The elimination of the date from the “notice” is to-day a part of the practice of the average high-class newspaper which frequently fails to print it (except in the case of the date being that of the current year, and often even then) in spite of the requirement to do so necessitated by the present law, contained in their license to reproduce, on the plea that a back date takes away from the news value. This occurs in thousands of cases every year and is so evidently in accord with the desire and practice of the newspaper world that it is probably not included in their objection.

The criticism that the new bill is more severe in its application to infringements than the existing law is correct only in part. The assessment of $1 per infringing copy and the maximum of $5,000 are not changed from the present law.

The new bill, however, does away with the anomaly of the present law by the wording of which the penalty applies only to copies “foạnd in possession. It has often happened that a willful infringer who had sold and issued all the infringing copies before the infringement could be discovered and who had made a profit out of the sales and accomplished the most injury, could not be punished, whereas a perhaps unintentional infringer, who had not issued his infringements, could be punished because the copies could still be “found” in his “possession.”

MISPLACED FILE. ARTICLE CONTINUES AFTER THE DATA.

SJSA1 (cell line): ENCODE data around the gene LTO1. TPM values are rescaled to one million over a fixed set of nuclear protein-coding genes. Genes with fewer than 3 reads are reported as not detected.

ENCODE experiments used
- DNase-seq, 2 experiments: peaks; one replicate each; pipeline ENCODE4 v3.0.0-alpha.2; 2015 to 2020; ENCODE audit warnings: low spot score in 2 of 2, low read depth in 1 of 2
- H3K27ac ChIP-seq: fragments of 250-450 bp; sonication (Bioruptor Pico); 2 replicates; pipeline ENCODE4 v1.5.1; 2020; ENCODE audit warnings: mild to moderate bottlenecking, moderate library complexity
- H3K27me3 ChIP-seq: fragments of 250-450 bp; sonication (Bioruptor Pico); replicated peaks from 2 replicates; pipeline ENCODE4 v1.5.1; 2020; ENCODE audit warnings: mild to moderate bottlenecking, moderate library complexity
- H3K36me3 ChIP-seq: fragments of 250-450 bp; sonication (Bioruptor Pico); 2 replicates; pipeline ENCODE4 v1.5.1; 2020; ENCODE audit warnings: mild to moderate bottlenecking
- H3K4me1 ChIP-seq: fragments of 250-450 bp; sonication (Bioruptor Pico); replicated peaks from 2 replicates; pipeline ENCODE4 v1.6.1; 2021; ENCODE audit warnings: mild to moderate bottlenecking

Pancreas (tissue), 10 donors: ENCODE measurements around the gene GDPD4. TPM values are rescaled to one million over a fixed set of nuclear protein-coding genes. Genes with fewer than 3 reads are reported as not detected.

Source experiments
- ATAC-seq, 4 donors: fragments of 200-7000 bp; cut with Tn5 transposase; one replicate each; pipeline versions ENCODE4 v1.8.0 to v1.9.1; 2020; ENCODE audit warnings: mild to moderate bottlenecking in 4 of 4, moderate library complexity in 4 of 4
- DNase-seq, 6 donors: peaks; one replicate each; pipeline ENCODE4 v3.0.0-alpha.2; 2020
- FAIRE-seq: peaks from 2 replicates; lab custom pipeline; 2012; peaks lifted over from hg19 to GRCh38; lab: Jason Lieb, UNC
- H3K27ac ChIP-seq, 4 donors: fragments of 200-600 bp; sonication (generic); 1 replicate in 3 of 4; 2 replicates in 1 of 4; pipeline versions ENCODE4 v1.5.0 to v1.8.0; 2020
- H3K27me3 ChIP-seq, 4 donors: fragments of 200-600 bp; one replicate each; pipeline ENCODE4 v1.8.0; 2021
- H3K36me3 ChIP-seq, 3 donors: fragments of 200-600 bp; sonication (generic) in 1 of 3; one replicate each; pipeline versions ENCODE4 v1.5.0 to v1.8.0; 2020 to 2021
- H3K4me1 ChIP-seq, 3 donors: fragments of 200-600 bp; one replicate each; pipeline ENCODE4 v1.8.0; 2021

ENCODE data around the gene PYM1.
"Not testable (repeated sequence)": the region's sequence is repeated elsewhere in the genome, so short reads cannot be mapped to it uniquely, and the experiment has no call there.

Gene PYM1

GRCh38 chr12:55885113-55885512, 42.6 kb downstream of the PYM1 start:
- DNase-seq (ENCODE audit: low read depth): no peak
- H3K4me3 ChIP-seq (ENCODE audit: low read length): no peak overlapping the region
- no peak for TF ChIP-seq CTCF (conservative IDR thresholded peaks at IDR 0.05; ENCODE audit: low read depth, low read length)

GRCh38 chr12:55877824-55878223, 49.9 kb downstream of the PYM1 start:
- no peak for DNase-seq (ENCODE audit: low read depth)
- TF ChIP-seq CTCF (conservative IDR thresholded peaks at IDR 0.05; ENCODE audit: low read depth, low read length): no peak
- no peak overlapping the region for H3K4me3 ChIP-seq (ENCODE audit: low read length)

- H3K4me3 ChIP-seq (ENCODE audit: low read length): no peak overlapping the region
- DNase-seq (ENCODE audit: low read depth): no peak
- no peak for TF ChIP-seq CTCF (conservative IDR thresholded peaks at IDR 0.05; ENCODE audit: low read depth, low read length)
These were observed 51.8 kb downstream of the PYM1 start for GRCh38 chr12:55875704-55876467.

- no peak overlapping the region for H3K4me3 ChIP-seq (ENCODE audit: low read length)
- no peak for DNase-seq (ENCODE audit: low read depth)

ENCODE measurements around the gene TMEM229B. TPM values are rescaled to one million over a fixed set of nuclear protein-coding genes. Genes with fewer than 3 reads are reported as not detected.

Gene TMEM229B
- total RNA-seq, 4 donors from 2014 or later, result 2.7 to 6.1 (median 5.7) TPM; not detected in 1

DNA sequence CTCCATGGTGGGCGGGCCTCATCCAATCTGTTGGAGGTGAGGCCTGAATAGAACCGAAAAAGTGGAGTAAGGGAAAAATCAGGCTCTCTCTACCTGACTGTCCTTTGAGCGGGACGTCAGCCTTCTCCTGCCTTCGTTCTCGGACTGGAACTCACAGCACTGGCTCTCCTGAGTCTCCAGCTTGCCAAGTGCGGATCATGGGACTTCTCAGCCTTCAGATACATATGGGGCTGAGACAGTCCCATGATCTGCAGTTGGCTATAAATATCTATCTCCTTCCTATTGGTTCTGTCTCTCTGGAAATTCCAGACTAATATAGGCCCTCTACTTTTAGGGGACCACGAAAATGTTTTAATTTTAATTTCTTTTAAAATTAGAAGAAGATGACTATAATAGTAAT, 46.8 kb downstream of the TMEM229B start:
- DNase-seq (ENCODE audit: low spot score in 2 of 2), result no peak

The contention that “newspaper reprints of photographs are not such reproductions as can be substituted in sales for the originals” is misleading and calculated to divert attention from the vital point.

Many photographs are copyrighted to protect the privacy of the individual portrayed, and to give any publisher the right to reproduce such portraits without license would destroy privacy

The essence of copyright is the control of the thing copyrighted, and a photograph when copyrighted should be controlled by the owner of the copyright, as in every other class of copyright property. As to the benefit or harm accruing from its reproduction, it is for the owner to judge.

We submit that either a copyright belongs to its owner or it is not a copyright at all. Respectfully, yours,


PIRIE MacDonald, Delegates of the Photographers' Copyright League of America.


99 Nassau street, New York, December 15, 1906. DEAR MR. SOLBERG: I herewith inclose remarks made before committee with corrections. In my haste to finish in the time allotted me I made a number of errors, which I desire to correct. Thanking you in advance. Sincerely, yours,